Review: Take Arms Against a 
Sea of Troubles

Harold Bloom's last book is an urgent, posthumous self-elegy to a career-long love affair with poetry


Take Arms Against a 
Sea of Troubles by Harold Bloom (Yale University Press, £25)

The author refers to himself as “Old Bloom at 90”. In fact, this eminent American professor of literature died last year just short of that age, and this, his last book — weighty and sonorous, rather as Harold Bloom himself was in life — is an urgent, posthumous self-elegy to a career-long love affair with poetry. 

Bloom returns to his greats, those whom he discerns to be “transumptive”, who remake the world as from the beginning, who force you to surrender because they are “foundational”, transmuting man’s book into God’s. The longest of his devotions is to Shelley, a favourite from youth, on whom he wrote a thesis that became his first book. What he says is not new, but enriched. From the hospital bed where he lies stricken with heart disease, Bloom pours out his passion for Shelley, and the others with whom he conversed for more than 70 years. 

Here come Shakespeare, Milton, Wordsworth and Blake. And, passing more swiftly, Byron, Browning and Tennyson. After his revered Walt Whitman (“grandeur in his capacity to love… almost miraculous empathy”) Bloom moves on through Wallace Stevens, Lawrence and Yeats to linger over another god on his canonical Olympus, Hart Crane — “the poet of American myth, as Whitman was before him”. 

Eccentrically, he makes a nod to a sole prose writer: “Sigismund Schlomo Freud”, whom he dismisses as a scientist (“Freud’s defence against antisemitism”) but hails as “the major literary essayist since Montaigne”. And, finally, Bloom arrives at a bravura chapter on “Dante/Centre” as opposed to “Shakespeare/ Circumference”. The Freud interlude stands out as the solitary, proper essay in a work that otherwise resembles anthology-cum-commentary. The mode is discursive, digressive, reminiscent, repetitive in the best sense — and leitmotival, though Bloom would reject that Wagnerian term. At the end, Bloom’s own term for his book — “reverie” – feels completely ratified. Some is dictated when he can no longer sit at his desk at Yale, the physical world closing in. There are echoes of the lecturer speculating, enthusing, evoking, responding, growing sceptical.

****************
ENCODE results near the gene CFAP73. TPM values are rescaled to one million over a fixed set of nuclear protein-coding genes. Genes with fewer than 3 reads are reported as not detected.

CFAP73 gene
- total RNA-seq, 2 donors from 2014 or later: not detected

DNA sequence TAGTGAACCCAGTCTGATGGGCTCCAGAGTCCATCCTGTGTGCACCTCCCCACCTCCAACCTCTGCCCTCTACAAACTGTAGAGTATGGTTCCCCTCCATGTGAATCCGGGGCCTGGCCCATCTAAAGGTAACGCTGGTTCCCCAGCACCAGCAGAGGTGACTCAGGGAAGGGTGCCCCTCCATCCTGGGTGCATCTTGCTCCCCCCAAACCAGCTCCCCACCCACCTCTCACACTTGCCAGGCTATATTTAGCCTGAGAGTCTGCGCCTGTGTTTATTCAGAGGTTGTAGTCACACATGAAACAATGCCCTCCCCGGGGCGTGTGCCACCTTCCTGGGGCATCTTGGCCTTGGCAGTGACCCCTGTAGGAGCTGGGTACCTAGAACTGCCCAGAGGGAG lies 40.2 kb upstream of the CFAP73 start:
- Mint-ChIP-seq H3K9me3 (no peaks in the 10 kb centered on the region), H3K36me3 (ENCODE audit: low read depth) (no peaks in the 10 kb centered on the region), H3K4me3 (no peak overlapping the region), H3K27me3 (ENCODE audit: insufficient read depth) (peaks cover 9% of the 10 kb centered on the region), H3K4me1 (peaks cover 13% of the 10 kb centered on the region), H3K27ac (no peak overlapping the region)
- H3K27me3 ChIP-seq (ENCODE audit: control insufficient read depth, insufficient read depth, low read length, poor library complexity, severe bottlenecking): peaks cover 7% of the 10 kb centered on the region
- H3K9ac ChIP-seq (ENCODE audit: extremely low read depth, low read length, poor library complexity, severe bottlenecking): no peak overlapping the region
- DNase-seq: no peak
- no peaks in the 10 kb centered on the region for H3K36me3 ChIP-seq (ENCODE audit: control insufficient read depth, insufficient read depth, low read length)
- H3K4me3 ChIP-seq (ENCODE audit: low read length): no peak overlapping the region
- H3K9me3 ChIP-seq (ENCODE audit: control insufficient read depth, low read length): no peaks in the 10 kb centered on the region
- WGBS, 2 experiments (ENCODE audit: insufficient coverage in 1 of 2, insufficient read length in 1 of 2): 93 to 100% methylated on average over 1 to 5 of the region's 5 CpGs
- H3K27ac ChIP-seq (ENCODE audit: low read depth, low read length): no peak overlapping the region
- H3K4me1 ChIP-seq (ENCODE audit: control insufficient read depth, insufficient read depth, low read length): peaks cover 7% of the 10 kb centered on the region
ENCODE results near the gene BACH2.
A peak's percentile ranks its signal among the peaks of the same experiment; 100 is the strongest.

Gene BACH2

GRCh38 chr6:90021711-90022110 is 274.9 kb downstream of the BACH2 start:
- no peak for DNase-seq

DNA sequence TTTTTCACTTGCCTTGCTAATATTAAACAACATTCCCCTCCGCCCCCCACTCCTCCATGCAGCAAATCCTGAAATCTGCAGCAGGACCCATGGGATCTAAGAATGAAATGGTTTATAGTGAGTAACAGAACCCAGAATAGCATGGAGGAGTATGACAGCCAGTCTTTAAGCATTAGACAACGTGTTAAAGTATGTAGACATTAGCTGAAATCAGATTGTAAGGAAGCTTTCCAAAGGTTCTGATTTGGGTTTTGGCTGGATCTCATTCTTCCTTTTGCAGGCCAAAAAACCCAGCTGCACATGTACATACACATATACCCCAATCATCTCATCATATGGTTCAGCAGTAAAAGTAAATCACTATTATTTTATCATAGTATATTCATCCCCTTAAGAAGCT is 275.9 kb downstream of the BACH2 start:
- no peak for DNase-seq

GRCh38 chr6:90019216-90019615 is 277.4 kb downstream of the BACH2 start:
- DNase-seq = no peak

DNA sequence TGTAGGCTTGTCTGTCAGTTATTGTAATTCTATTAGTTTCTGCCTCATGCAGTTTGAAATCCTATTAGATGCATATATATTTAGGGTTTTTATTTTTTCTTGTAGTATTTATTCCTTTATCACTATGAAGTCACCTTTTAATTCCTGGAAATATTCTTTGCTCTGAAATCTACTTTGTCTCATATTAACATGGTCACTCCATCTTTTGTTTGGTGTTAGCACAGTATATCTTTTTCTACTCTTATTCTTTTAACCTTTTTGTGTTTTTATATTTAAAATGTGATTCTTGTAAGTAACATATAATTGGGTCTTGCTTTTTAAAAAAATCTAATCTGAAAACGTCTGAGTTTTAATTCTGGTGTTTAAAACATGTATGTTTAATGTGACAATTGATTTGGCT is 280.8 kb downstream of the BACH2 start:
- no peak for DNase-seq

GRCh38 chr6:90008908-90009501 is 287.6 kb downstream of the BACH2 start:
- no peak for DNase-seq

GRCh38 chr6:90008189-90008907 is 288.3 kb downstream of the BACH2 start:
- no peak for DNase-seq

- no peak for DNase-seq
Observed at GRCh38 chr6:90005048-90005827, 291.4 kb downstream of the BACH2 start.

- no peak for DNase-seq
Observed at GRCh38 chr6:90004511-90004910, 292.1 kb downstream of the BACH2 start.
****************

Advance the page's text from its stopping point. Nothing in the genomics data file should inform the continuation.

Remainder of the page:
Occasionally, voices of students can be heard;  more often, those of celebrated colleagues — Paul de Man (“The trouble with you, Harold, is that you do not believe in truth”), Northrop Frye, G. Wilson Knight, even the dogmatic F. R. Leavis, who stalked out of the room when a young Bloom, then on exchange at Cambridge, had the temerity to oppose his pronouncement that Shelley had “no firm grip on the actual”. 

The normally generous Harold Bloom stoops here to settle a couple of scores — “Leavis is all diluted T. S. Eliot and hardly even a period piece in 2019”. But a larger point is made: it is not “the actual” per se that “Old Bloom” has come to value most — and surely not on the verge of his end. He still seeks what is in the “frontier” between worlds, that shadowy space from which Shelley and Yeats and the erratic Blake derived their visions; in myth, dream and “dreaming awake”. Here, critic becomes reader, whose commentary begins in appreciation, Keats’s concept of “negative capability” and awe, or even love. 

Tenaciously curious, ever self-revising, Bloom cannot stop trying to assess his visceral, elemental responses. His last book becomes, more than any before it, a magnificent meander through the flames and the breezes, by the waters and over the earth of those creations, intimations and thoughts that most matter. 

There will be few grand streams-of-consciousness like this in the future. A golden age of the academic has passed and with it one of the most luminous and subjective of its spirits — a soul at the end in pursuit, it may be said, of the ultimate absence that Dante, after Ezekiel, seeks to inscribe as “aerial clarity” —“celestial light”.

Stoddard Martin is a critic, writer and publisher

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